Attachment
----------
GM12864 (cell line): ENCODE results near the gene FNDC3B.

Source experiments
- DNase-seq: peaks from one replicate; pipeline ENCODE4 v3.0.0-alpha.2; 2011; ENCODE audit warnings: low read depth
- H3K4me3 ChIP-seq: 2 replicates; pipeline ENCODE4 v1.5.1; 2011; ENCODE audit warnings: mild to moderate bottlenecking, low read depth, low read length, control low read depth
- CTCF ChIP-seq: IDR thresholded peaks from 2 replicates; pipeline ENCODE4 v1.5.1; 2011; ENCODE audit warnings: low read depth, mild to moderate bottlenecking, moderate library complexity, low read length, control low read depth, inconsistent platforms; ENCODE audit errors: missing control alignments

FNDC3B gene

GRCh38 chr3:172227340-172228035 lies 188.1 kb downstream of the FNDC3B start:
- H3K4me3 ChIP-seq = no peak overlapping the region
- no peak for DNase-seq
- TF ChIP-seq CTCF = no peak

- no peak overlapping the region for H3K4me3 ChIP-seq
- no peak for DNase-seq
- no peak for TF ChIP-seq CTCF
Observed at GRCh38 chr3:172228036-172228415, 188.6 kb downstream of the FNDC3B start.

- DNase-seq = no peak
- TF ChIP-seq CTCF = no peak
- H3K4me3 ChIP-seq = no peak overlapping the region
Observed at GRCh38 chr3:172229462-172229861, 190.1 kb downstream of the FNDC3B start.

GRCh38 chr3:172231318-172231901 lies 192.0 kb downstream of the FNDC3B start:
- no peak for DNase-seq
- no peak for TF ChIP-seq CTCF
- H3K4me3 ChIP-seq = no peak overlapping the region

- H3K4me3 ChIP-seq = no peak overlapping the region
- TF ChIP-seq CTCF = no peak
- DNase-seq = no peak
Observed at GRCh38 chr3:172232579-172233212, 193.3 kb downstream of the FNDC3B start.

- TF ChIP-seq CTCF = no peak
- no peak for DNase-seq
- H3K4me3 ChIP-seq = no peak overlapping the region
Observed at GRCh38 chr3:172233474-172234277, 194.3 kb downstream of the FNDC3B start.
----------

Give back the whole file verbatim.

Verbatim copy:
GM12864 (cell line): ENCODE results near the gene FNDC3B.

Source experiments
- DNase-seq: peaks from one replicate; pipeline ENCODE4 v3.0.0-alpha.2; 2011; ENCODE audit warnings: low read depth
- H3K4me3 ChIP-seq: 2 replicates; pipeline ENCODE4 v1.5.1; 2011; ENCODE audit warnings: mild to moderate bottlenecking, low read depth, low read length, control low read depth
- CTCF ChIP-seq: IDR thresholded peaks from 2 replicates; pipeline ENCODE4 v1.5.1; 2011; ENCODE audit warnings: low read depth, mild to moderate bottlenecking, moderate library complexity, low read length, control low read depth, inconsistent platforms; ENCODE audit errors: missing control alignments

FNDC3B gene

GRCh38 chr3:172227340-172228035 lies 188.1 kb downstream of the FNDC3B start:
- H3K4me3 ChIP-seq = no peak overlapping the region
- no peak for DNase-seq
- TF ChIP-seq CTCF = no peak

- no peak overlapping the region for H3K4me3 ChIP-seq
- no peak for DNase-seq
- no peak for TF ChIP-seq CTCF
Observed at GRCh38 chr3:172228036-172228415, 188.6 kb downstream of the FNDC3B start.

- DNase-seq = no peak
- TF ChIP-seq CTCF = no peak
- H3K4me3 ChIP-seq = no peak overlapping the region
Observed at GRCh38 chr3:172229462-172229861, 190.1 kb downstream of the FNDC3B start.

GRCh38 chr3:172231318-172231901 lies 192.0 kb downstream of the FNDC3B start:
- no peak for DNase-seq
- no peak for TF ChIP-seq CTCF
- H3K4me3 ChIP-seq = no peak overlapping the region

- H3K4me3 ChIP-seq = no peak overlapping the region
- TF ChIP-seq CTCF = no peak
- DNase-seq = no peak
Observed at GRCh38 chr3:172232579-172233212, 193.3 kb downstream of the FNDC3B start.

- TF ChIP-seq CTCF = no peak
- no peak for DNase-seq
- H3K4me3 ChIP-seq = no peak overlapping the region
Observed at GRCh38 chr3:172233474-172234277, 194.3 kb downstream of the FNDC3B start.